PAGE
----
|A deceptively bland-looking businessman enjoys a meal in "Breasts of the Chicken."|
NOTE: This article is part of my ongoing coverage of Blood Splatters Quickly: The Collected Stories of Edward D. Wood, Jr.
|One of Ed's several Gold Diggers stories.|
Synopsis: After taking out loans on his house and car and saving his money for months, businessman Rance Wilkerson is finally able to afford a $5000 meal at an exclusive, hidden-away restaurant which specializes in extremely rare delicacies. After taking a limo ride through a storm to the castle-like structure, Rance is taken to an elegant dining room with just one table. There, he is given chilled champagne and treated like royalty. Then, the staff bring out a group of drugged-up young women and give the customer his choice. Rance selects a redhead, whose breast is cut off and expertly prepared for consumption, with the girl's internal organs being used as stuffing. The businessman thoroughly enjoys his meal, so much so that he feels he needs to go to the bathroom to masturbate in private. He is led to the men's room, only to realize too late that he has stepped into a trap. From behind a pane of glass, a wealthy old lady orders Rance's penis to be served to her "medium rare," and our hapless cannibal connoisseur is dragged away, screaming, by guards.
Wood trademarks: Yet another character named Rance (cf. this collection's "Superfruit" and "Epitaph for the Village Drunk"); breast fetish; systematic dismantling of a woman's body (cf. this collection's "Scream Your Bloody Head Off" and "The Gory Details"); thunder and lightning (a Wood staple since Glen or Glenda?); driving in a storm (cf. Night of the Ghouls); numerous Gothic trappings, including wolves howling, bats, a castle, and a forest (cf. this collection's "Dracula Revisited"); disparaging reference to "narcotics"; phrase "The whole thing was becoming an obsession with him." (compare to Glenda's "It was becoming an obsession to him."); alcohol (in this case, chilled champagne); horny man running off to a bathroom to masturbate (cf. "The Autograph").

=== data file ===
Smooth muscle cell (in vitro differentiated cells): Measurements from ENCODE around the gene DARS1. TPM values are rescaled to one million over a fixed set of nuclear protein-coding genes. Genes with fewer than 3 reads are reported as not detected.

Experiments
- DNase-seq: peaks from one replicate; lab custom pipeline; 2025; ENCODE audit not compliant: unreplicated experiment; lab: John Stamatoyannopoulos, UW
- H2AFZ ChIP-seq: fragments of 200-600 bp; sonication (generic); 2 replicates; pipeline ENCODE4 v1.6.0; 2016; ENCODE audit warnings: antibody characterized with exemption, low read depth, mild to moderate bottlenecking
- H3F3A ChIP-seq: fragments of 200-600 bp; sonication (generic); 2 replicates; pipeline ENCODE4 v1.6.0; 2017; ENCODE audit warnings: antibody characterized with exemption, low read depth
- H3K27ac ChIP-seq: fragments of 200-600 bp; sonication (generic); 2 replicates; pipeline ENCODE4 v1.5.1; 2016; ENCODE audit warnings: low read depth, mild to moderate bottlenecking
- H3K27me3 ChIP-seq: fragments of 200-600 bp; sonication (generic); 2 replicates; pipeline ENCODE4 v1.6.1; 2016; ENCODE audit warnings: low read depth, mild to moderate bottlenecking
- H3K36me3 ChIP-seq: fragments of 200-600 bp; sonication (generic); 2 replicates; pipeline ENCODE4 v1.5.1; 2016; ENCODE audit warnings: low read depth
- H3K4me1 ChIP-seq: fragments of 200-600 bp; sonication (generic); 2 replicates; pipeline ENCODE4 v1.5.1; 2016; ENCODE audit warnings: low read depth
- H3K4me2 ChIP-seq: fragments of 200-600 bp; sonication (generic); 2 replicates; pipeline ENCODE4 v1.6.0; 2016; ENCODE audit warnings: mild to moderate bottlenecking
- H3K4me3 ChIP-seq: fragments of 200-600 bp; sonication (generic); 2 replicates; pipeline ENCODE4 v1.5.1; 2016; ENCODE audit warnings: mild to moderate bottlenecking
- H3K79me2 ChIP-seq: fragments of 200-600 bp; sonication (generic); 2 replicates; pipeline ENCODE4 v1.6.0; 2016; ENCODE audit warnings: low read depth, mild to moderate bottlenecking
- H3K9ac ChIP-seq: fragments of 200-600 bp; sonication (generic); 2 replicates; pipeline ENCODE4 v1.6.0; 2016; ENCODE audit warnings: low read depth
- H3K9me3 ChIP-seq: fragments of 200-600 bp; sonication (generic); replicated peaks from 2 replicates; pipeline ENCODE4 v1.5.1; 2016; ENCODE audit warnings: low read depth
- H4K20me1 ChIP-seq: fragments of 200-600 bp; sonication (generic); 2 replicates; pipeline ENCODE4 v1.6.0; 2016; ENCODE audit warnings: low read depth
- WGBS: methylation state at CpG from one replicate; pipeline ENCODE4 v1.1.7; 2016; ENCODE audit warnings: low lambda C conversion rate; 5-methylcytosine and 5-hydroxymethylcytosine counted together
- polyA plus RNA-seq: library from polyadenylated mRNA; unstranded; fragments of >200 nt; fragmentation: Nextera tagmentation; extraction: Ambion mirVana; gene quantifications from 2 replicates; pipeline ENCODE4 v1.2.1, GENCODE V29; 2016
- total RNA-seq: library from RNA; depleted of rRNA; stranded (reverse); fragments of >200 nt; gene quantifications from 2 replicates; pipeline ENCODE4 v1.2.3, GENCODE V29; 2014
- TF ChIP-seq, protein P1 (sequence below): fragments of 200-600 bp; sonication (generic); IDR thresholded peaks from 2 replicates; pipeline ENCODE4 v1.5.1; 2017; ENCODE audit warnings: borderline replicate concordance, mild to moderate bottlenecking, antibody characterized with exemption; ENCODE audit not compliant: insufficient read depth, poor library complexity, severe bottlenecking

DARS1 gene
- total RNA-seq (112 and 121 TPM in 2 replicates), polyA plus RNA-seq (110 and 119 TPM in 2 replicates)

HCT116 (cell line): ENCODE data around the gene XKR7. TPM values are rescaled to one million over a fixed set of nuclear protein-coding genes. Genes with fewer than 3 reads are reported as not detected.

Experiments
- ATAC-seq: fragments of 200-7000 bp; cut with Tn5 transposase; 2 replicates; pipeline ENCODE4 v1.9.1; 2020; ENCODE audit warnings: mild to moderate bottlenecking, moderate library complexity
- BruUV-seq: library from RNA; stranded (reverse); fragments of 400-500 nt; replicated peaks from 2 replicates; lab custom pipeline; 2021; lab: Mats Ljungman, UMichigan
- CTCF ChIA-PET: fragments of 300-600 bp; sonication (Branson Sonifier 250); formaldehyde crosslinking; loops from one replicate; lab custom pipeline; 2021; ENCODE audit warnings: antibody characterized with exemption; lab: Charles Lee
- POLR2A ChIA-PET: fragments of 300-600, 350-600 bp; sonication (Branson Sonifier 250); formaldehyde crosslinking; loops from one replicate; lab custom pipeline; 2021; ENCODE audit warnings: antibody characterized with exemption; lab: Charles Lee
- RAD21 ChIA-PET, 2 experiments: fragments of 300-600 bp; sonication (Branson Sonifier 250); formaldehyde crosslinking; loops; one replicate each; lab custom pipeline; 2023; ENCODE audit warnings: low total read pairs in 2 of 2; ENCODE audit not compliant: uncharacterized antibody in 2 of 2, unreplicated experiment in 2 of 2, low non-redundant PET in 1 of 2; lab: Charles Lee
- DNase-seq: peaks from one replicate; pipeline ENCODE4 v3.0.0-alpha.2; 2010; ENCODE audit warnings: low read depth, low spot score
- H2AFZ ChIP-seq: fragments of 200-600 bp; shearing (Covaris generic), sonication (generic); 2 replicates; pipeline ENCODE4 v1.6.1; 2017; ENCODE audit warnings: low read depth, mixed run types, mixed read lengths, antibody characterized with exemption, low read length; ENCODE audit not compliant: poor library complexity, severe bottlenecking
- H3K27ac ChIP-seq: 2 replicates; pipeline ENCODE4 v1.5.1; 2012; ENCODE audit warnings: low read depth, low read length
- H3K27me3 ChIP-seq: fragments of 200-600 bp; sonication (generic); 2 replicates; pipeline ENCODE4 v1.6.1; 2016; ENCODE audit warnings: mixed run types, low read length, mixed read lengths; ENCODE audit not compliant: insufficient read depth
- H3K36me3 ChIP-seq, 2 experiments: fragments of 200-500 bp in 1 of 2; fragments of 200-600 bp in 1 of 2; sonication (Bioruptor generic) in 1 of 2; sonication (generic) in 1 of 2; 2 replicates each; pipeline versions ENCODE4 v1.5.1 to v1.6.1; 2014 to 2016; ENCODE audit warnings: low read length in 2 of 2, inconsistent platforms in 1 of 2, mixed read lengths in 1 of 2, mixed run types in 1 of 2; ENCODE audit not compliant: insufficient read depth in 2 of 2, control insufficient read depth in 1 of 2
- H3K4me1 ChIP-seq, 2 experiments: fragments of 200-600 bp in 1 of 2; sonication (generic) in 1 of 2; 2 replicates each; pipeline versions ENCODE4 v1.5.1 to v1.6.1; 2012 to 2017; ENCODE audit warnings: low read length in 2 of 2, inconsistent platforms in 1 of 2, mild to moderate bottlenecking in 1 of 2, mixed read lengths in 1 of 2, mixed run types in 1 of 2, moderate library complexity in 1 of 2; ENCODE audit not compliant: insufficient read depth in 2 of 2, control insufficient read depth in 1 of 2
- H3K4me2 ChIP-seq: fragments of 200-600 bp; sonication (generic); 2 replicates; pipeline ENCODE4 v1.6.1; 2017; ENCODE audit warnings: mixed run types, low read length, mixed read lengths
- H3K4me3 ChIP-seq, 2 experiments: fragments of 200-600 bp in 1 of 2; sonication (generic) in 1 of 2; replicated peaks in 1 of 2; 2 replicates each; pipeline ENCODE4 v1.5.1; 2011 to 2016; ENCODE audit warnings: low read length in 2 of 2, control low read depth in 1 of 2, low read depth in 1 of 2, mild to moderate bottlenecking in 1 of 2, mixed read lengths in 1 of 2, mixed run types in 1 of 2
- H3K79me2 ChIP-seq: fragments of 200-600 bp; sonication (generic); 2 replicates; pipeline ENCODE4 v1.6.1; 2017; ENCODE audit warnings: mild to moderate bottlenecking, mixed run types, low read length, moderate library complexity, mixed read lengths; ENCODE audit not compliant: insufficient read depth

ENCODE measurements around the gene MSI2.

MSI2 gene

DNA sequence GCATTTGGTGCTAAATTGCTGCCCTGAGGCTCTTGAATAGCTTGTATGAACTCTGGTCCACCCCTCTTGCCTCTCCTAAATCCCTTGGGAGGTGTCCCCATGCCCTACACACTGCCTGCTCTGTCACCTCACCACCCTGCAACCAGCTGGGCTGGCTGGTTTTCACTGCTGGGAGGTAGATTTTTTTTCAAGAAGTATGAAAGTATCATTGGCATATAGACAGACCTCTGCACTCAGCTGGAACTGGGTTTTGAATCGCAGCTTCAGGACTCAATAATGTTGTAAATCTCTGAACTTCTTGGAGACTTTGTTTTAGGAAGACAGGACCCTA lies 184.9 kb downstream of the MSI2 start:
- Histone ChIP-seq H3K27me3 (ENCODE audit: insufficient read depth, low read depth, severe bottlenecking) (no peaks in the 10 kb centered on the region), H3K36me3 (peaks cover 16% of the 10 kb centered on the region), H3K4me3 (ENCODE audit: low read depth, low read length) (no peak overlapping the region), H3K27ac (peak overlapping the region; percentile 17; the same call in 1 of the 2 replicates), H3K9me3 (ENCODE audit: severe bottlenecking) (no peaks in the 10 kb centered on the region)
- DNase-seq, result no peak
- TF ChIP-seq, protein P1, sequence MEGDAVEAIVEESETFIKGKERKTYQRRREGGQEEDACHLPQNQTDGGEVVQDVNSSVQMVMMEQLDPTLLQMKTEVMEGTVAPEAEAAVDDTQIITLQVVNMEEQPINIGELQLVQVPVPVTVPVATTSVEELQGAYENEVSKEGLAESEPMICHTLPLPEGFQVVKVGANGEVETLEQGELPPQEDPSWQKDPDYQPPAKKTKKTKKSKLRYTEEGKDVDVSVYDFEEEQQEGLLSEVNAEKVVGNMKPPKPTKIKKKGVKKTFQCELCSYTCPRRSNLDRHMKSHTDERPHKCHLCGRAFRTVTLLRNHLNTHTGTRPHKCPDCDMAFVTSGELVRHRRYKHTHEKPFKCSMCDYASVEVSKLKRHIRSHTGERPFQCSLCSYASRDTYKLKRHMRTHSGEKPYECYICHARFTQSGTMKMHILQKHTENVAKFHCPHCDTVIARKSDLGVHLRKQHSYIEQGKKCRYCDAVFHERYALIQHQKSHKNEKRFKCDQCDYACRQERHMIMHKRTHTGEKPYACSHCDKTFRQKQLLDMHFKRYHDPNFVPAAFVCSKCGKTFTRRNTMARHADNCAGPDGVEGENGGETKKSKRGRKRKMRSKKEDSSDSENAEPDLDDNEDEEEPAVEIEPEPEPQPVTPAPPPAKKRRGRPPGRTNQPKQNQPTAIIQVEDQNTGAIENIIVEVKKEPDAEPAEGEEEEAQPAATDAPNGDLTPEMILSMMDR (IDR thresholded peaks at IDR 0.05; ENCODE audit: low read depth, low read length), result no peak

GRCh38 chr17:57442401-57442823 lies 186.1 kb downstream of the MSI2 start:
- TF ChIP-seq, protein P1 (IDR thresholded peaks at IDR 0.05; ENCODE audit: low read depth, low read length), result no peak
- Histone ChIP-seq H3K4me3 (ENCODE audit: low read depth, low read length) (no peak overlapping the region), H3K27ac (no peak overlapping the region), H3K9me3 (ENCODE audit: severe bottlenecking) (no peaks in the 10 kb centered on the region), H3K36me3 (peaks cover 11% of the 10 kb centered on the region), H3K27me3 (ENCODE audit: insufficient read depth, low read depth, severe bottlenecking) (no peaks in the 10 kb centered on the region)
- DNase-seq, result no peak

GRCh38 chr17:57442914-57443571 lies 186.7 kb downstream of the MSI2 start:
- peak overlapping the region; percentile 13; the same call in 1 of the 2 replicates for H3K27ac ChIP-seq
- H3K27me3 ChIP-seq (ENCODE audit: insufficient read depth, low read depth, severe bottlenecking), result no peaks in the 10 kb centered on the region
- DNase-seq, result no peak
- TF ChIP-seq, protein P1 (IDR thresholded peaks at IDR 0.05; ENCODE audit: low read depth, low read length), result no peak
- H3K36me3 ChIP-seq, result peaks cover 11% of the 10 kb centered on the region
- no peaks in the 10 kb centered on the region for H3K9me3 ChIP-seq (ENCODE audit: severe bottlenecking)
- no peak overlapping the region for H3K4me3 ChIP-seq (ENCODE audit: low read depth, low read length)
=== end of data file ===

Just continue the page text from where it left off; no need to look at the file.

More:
Excerpt: "The nervous sweat was most noticeable in the crotch of his shorts than anywhere else. The chill of the night froze the sweat quickly and it was actually uncomfortable. But there were definite sexual implications in his thoughts. Sexual implications which centered around that delicacy he was about to sink his teeth into."
|The mag's innocuous cover.|
In all seriousness, "Breasts of the Chicken" is the most gruesome and disturbing story I've encountered so far in Blood Splatters Quickly. This one will stick with me, especially every time I order chicken in a restaurant. As with "Scream Your Bloody Head Off," the "two wrongs supposedly make a right" morality of the ending again seems derived from the Tales from the Crypt comics of the 1950s, where all manner of bad behavior was acceptable as long as it came with terrible consequences. (That mentality was definitely carried over to the '90s Crypt series on HBO.) In its gleeful brutality, "Breasts of the Chicken" presages such torture porn films as Bloodsucking Freaks (1976) and Hostel (2005), particularly the former, which contains a stew made of eyeballs, women used as furniture and dartboards, and the climactic severing of the protagonist's penis.
But this story also reminded me of a couple of Stanley Kubrick films, specifically The Shining (1980) and Eyes Wide Shut (1999), which both suggest that the combination of wealth, privilege, and isolation lead to toxic decadence. I was already making the Kubrick connection in my mind before Rance arrived at the "red velvet-draped gold room" where he eats his sickening supper. The Gold Room, of course, is one of the infamous locations from The Shining. Rance's journey to the restaurant, meanwhile, reminded me of Dr. Bill Harford's ominous car trip to the mansion where a super secret society is holding an orgy in Eyes Wide Shut. Both Bill and Rance arrive at their destinations in rented clothes and rented vehicles and then try -- with disastrous results -- to indulge in the pleasures normally only available to the incredibly wealthy elite. Leave it to the perennially cash-strapped Eddie to write a cannibal story whose hero spends nearly as much time worrying about money as he does devouring human flesh.
Next: "Never a Stupid Reflection" (1973)